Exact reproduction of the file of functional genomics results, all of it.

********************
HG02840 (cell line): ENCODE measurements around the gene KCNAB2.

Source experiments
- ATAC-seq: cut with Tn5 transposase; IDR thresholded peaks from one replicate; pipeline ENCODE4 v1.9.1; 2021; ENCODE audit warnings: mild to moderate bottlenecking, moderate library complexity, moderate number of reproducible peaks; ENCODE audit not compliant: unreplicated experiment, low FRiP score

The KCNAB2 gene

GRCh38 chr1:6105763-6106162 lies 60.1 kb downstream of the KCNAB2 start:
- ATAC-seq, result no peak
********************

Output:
HG02840 (cell line): ENCODE measurements around the gene KCNAB2.

Source experiments
- ATAC-seq: cut with Tn5 transposase; IDR thresholded peaks from one replicate; pipeline ENCODE4 v1.9.1; 2021; ENCODE audit warnings: mild to moderate bottlenecking, moderate library complexity, moderate number of reproducible peaks; ENCODE audit not compliant: unreplicated experiment, low FRiP score

The KCNAB2 gene

GRCh38 chr1:6105763-6106162 lies 60.1 kb downstream of the KCNAB2 start:
- ATAC-seq, result no peak